Package Manager Denies Permission to Install

Aaron Konstam akonstam at
Fri Jan 23 21:20:49 UTC 2009

On Fri, 2009-01-23 at 12:10 -0500, R. G. Newbury wrote:
> Jeff Spaleta <jspaleta at> wrote:
>  > > Kevin Kofler <kevin.kofler at> wrote:
>  > > But PolicyKit does not work in a root session:
>  > >
>  > Hmm...this is probably worthy of some nuanced and masterfully
>  > persuasive oratory as to where to strike the balance between designing
>  > for expected use cases and designing a system with flexibility to
>  > accomedate local needs even when those use cases are not considered
>  > best practises.  .
> No nuanced and masterfully persuasive oratory can disguise the fact that 
>    someone has made *and enforced* a decision that *they know better 
> than the user* how "THINGS MUST BE DONE" purely because the doing, is 
> considered to be 'not best practice'.
> In this particular case, the 'best practice' enforcement approaches 
> religious fervour in its application. In the particular instance which 
> started this thread, PolicyKit nags about being root, and then *refuses* 
> to allow the installation of an rpm! It does not deny the right to 
> download and install the rpm in a console....It just denies the user the 
> advantages of using PackageManager to resolve dependenices directly.
> And *exactly* what nuanced extra is added to the equation, by forcing 
> the administrator to log out of root, to log in as a user, to do the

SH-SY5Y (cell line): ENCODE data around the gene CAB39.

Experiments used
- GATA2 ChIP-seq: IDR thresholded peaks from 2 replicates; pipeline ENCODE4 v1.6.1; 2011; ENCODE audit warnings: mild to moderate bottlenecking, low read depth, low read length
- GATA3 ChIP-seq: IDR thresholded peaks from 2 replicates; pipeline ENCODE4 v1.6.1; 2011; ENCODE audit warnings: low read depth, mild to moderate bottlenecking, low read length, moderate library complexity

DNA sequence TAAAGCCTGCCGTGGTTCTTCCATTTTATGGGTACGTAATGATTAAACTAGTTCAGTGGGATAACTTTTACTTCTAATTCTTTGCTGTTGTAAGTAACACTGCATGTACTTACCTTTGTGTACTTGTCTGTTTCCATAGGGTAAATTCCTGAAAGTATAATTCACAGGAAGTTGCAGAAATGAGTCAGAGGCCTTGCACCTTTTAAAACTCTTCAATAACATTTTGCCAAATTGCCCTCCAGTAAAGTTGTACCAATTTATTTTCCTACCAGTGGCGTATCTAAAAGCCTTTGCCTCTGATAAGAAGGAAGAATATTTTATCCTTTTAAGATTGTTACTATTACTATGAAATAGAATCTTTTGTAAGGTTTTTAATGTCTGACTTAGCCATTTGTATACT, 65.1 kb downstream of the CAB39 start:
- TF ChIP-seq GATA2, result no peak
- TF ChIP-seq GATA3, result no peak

> same thing? Especially in a circumstance where the install is actually 
> desired to be general and not user-local? This position is idiocy.
> I don't mind a nag. I DO mind unknown and unaccountable people 
> attempting to enforce their quasi-religious beliefs on me (by 
> quasi-religious, I mean the attitude which equates doing anything while 
> root is akin to giving booze and car-keys to seventeen year old boys: 
> instantly and always catastrophically dangerous.) I know using root can 
> increase the probability of disaster. But I want to be able to decide 
> what the limits of my risk tolerance are, not have someone else do it.
> That argument, the libertarian argumnent is one of the underlying bases 
> of the free software movement. Let's have it recognized and venerated in 
> the code!
> Geoff
My memory is that the designer of PackageManager indicated on the list
that running PackageManager as root has security problems that running
it as a user and entering the root password does not have. I believed
him. Your objection is that it makes you log as a user rather than as

I believe in the theory that "freedom" derives from the words free doom
indicating that everyone has a right to commit suicide in his (or her)
own way. I strongly support your committing suicide in any way you
Never ask the barber if you need a haircut.
Aaron Konstam telephone: (210) 656-0355 e-mail: akonstam at

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